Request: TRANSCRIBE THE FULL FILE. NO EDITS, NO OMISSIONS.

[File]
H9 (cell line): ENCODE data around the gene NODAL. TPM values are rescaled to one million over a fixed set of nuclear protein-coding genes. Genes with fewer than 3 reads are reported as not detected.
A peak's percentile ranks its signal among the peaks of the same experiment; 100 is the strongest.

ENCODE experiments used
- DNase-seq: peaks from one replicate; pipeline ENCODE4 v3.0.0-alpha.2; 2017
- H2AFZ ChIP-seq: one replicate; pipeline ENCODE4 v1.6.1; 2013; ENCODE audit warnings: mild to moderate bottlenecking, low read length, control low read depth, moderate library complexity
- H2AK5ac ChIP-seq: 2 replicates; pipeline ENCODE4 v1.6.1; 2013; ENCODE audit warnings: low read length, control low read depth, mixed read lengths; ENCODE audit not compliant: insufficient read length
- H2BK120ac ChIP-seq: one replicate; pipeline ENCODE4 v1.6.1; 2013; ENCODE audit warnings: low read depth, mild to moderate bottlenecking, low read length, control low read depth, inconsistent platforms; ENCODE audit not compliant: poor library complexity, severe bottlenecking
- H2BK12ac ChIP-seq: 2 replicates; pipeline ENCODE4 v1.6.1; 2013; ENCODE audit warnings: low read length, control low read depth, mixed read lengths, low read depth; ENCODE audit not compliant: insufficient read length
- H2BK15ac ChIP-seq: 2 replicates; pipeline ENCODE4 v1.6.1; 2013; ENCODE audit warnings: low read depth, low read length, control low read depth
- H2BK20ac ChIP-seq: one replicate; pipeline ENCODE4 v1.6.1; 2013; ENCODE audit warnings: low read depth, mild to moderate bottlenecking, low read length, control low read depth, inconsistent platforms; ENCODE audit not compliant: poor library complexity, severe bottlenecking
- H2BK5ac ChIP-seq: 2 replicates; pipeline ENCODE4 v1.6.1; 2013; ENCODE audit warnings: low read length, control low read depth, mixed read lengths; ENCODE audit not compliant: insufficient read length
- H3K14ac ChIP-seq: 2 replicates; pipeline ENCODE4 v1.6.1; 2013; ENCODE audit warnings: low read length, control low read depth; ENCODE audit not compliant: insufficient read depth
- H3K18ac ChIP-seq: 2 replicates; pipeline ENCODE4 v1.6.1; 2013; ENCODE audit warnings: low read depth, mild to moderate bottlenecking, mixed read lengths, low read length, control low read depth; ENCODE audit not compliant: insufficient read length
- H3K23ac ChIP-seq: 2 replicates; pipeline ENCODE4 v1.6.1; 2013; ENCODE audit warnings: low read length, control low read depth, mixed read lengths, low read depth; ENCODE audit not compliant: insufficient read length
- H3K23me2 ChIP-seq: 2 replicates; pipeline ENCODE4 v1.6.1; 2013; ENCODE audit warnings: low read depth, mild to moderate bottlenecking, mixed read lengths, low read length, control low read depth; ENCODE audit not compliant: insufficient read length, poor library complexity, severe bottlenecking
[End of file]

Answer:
H9 (cell line): ENCODE data around the gene NODAL. TPM values are rescaled to one million over a fixed set of nuclear protein-coding genes. Genes with fewer than 3 reads are reported as not detected.
A peak's percentile ranks its signal among the peaks of the same experiment; 100 is the strongest.

ENCODE experiments used
- DNase-seq: peaks from one replicate; pipeline ENCODE4 v3.0.0-alpha.2; 2017
- H2AFZ ChIP-seq: one replicate; pipeline ENCODE4 v1.6.1; 2013; ENCODE audit warnings: mild to moderate bottlenecking, low read length, control low read depth, moderate library complexity
- H2AK5ac ChIP-seq: 2 replicates; pipeline ENCODE4 v1.6.1; 2013; ENCODE audit warnings: low read length, control low read depth, mixed read lengths; ENCODE audit not compliant: insufficient read length
- H2BK120ac ChIP-seq: one replicate; pipeline ENCODE4 v1.6.1; 2013; ENCODE audit warnings: low read depth, mild to moderate bottlenecking, low read length, control low read depth, inconsistent platforms; ENCODE audit not compliant: poor library complexity, severe bottlenecking
- H2BK12ac ChIP-seq: 2 replicates; pipeline ENCODE4 v1.6.1; 2013; ENCODE audit warnings: low read length, control low read depth, mixed read lengths, low read depth; ENCODE audit not compliant: insufficient read length
- H2BK15ac ChIP-seq: 2 replicates; pipeline ENCODE4 v1.6.1; 2013; ENCODE audit warnings: low read depth, low read length, control low read depth
- H2BK20ac ChIP-seq: one replicate; pipeline ENCODE4 v1.6.1; 2013; ENCODE audit warnings: low read depth, mild to moderate bottlenecking, low read length, control low read depth, inconsistent platforms; ENCODE audit not compliant: poor library complexity, severe bottlenecking
- H2BK5ac ChIP-seq: 2 replicates; pipeline ENCODE4 v1.6.1; 2013; ENCODE audit warnings: low read length, control low read depth, mixed read lengths; ENCODE audit not compliant: insufficient read length
- H3K14ac ChIP-seq: 2 replicates; pipeline ENCODE4 v1.6.1; 2013; ENCODE audit warnings: low read length, control low read depth; ENCODE audit not compliant: insufficient read depth
- H3K18ac ChIP-seq: 2 replicates; pipeline ENCODE4 v1.6.1; 2013; ENCODE audit warnings: low read depth, mild to moderate bottlenecking, mixed read lengths, low read length, control low read depth; ENCODE audit not compliant: insufficient read length
- H3K23ac ChIP-seq: 2 replicates; pipeline ENCODE4 v1.6.1; 2013; ENCODE audit warnings: low read length, control low read depth, mixed read lengths, low read depth; ENCODE audit not compliant: insufficient read length
- H3K23me2 ChIP-seq: 2 replicates; pipeline ENCODE4 v1.6.1; 2013; ENCODE audit warnings: low read depth, mild to moderate bottlenecking, mixed read lengths, low read length, control low read depth; ENCODE audit not compliant: insufficient read length, poor library complexity, severe bottlenecking